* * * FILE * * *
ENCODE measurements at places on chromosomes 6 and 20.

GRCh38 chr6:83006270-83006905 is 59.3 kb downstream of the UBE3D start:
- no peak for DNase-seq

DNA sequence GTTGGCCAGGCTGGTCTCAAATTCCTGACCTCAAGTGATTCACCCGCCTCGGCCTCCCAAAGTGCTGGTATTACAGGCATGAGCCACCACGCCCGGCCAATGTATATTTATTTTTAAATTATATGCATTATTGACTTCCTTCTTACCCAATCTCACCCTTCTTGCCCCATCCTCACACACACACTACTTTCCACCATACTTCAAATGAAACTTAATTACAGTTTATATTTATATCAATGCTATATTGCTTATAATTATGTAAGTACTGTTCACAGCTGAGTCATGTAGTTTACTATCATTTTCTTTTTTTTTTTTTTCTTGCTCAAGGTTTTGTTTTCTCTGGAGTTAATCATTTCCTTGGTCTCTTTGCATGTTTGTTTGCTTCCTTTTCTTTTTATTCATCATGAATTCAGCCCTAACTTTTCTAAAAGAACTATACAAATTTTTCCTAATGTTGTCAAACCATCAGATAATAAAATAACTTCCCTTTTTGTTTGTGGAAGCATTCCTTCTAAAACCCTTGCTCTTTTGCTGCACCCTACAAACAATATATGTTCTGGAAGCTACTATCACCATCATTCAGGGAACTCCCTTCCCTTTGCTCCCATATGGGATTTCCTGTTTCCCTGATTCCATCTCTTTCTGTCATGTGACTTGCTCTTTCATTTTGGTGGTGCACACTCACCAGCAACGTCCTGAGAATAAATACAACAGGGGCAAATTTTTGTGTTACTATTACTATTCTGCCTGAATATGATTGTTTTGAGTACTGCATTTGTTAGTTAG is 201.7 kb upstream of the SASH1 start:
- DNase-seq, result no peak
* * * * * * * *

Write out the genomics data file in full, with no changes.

ENCODE measurements at places on chromosomes 6 and 20.

GRCh38 chr6:83006270-83006905 is 59.3 kb downstream of the UBE3D start:
- no peak for DNase-seq

DNA sequence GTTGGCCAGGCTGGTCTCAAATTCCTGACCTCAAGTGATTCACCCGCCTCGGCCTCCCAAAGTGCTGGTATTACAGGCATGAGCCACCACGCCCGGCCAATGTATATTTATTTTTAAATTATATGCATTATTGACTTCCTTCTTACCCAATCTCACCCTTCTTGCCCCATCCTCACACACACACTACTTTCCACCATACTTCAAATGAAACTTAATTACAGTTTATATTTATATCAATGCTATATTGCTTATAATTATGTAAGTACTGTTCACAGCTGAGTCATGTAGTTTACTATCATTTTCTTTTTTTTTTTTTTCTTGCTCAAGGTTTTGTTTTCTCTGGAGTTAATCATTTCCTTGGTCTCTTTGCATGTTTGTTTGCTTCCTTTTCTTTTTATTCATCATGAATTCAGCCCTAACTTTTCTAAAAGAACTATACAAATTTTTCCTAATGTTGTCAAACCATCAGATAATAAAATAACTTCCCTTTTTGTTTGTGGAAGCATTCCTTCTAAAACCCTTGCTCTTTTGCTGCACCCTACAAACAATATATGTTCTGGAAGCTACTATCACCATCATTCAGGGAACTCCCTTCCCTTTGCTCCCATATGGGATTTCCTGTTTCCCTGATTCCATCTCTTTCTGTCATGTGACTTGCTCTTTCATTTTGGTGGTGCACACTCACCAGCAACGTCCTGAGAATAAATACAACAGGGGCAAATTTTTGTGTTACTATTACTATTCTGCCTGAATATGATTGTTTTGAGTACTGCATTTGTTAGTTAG is 201.7 kb upstream of the SASH1 start:
- DNase-seq, result no peak